It turns out that the earth’s rotation is not entirely steady. It wobbles a bit, a phenomenon called “precession”. So over the course of about 26,000 years, a line drawn through the earth’s axis describes a complete circle in the sky, and along the way, various stars become the “north star,” i.e., the star currently aligned with the earth’s axis. [3] Today, the north star is Polaris, but as recently as 4,000 years ago the north star was Thuban, located in an entirely different constellation. [4] Egyptian temples were specially built so that Thuban would be visible through a door on one particular side. [5] If you go out at night and find Thuban in the sky, you are looking at the north star as Abraham would have known it when God called him in about 2000 BC.

This is more than a bit of trivia. While our names for the constellations are Latin translations of Greek names, the Greeks got their traditional constellations from civilizations before them. If we map out the traditional constellations, they rotate around Thuban: in other words, the constellations familiar to us today were “discovered” at least 4,000 years ago. [6] That’s far too old for the Greeks to have invented them.

So who invented them? The traditional constellations give us no names for anything within 36 degrees of the South Pole, so whoever first invented them must not have been able to see anything that far south. If we know exactly how far south their view of the night sky extended, then we can deduce how far north they were: they were located at a latitude of about 36 degrees north. This is too far south to be Greece—and the Greeks were already out of the running on the basis of chronology. On the other hand, it’s too far north to be Egypt, that most ancient of civilizations. What great people existed more than 4,000 years ago and was located at a latitude of 36 degrees north?

The answer is simple: the great civilizations of the fertile crescent, beginning with the Sumerians and continuing with the Babylonians. And in fact we do know that the civilizations of the fertile crescent maintained a lively interest in astronomy—hence the “magi from the east”.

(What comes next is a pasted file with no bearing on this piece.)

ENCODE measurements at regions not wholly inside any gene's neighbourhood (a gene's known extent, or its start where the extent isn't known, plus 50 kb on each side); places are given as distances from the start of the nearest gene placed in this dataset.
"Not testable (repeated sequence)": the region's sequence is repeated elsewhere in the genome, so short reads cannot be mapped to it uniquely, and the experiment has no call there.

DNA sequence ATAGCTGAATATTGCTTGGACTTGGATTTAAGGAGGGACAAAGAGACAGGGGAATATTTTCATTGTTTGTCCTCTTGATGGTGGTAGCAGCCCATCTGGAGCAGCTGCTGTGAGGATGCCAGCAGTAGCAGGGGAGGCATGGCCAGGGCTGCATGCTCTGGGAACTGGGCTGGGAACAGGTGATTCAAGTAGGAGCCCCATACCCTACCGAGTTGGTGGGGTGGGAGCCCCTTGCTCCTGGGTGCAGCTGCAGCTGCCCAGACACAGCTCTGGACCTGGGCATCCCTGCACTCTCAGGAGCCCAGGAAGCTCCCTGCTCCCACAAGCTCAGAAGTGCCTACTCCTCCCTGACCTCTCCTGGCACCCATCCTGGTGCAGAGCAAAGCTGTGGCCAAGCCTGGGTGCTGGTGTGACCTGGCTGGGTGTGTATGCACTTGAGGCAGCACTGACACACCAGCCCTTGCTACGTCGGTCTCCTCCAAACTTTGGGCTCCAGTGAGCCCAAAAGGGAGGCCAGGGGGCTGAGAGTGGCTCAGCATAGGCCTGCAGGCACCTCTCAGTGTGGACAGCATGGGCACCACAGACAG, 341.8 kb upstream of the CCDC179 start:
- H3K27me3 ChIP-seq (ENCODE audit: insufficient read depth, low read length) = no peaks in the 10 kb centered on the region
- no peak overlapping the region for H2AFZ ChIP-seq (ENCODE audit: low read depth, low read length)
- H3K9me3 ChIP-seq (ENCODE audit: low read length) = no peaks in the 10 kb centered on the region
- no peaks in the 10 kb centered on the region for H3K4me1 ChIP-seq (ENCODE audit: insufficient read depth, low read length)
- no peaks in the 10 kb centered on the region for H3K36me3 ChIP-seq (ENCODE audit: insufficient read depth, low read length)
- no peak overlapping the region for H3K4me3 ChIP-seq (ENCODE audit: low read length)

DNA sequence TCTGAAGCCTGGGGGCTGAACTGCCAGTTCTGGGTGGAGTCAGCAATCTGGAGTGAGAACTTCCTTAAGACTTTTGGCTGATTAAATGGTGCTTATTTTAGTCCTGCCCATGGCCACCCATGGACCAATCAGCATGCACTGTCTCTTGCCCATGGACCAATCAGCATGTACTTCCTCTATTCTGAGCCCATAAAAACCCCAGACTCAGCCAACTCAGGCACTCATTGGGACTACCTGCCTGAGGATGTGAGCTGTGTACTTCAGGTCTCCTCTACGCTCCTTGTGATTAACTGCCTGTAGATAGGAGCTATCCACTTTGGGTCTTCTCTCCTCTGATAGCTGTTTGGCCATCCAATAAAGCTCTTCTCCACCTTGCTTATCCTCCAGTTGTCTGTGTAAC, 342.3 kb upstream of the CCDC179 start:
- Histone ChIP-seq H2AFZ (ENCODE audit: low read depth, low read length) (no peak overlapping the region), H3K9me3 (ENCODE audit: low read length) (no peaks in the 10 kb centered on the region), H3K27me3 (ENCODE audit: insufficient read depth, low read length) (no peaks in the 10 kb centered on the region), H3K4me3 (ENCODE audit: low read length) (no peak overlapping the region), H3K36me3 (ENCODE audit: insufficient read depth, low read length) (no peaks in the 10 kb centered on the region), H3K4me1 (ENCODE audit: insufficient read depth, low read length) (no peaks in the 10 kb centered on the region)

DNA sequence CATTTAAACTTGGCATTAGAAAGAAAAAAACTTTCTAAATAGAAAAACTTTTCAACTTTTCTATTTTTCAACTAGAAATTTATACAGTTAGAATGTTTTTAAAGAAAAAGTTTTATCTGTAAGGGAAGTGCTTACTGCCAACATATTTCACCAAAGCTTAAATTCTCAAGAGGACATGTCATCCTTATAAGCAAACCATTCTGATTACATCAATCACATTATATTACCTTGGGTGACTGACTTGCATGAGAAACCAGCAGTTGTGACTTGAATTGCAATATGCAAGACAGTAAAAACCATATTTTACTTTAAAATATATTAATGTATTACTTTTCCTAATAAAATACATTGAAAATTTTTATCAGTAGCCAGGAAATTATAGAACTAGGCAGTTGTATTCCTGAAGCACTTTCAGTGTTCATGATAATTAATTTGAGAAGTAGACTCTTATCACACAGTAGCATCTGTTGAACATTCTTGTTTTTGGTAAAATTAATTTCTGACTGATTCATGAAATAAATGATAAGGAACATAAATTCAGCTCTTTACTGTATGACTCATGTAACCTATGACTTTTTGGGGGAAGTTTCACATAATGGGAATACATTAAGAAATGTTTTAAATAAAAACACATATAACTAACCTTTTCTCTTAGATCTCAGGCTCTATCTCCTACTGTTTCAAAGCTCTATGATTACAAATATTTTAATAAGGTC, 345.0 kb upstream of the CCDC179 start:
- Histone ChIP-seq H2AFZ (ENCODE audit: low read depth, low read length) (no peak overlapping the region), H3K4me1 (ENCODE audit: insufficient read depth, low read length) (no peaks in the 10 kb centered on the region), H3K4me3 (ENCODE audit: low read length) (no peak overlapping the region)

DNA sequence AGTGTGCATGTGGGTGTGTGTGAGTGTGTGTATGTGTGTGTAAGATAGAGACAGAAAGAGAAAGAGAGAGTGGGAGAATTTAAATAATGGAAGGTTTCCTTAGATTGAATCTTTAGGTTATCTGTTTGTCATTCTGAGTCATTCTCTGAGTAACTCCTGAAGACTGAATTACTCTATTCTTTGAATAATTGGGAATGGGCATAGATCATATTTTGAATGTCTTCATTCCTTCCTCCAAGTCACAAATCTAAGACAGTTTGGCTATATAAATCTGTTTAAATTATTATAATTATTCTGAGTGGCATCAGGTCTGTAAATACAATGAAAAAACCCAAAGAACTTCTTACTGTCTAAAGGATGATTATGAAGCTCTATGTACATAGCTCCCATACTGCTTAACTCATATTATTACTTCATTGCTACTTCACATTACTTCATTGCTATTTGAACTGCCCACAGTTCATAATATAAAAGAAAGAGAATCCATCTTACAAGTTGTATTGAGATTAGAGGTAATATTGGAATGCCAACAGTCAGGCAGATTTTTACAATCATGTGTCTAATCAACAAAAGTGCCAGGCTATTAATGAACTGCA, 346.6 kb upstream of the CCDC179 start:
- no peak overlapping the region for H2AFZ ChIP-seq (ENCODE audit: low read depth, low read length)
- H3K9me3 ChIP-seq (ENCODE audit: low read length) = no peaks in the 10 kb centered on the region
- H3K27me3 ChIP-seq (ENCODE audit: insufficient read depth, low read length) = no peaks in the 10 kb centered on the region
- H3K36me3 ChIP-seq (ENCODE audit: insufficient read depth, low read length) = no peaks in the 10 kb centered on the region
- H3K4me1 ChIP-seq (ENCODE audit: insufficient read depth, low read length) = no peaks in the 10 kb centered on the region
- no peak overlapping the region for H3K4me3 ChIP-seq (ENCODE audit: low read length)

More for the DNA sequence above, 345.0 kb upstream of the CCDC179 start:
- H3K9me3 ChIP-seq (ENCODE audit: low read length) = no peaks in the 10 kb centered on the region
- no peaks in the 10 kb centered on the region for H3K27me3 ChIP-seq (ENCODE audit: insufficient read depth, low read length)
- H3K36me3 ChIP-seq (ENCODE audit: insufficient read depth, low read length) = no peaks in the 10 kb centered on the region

To sum up: we assume that north means toward Polaris, but the heavens as we know them were mapped out more than 4,000 years ago in Sumeria, when Thuban was the north star.

So what is Thuban? It’s name is simply the Arabic word for the constellation of which it forms a part: Draco. [7]

The Dragon

For the ancient Babylonians, our closest witnesses to the original Sumerian tradition, the constellation Draco was Tiamat, the sea. [8] As the story goes, Tiamat was the mother of all the gods, but then turned on the gods in the form of a serpent and attempted to eat them all. [9] Marduk slew her with a bolt of lightening and then carved up her body to make the earth and the sky. It would be easy to show that the creation account in Genesis 1 specifically wishes to counter this Babylonian creation myth—note for example how God divides up the ocean to make everything. Either this myth or the Canaanite version of it is adapted to Israel’s God in many passages of the Old Testament, for example:

Psalm 74, 13: “Thou didst divide the sea by thy might; thou didst break the heads of the dragons on the waters.”

Isaiah 27, 1: “In that day the LORD with his hard and great and strong sword will punish Leviathan the fleeing serpent, Leviathan the twisting serpent, and he will slay the dragon that is in the sea.”

Isaiah 51, 9: “Was it not thou that didst cut Rahab in pieces, that didst pierce the dragon?”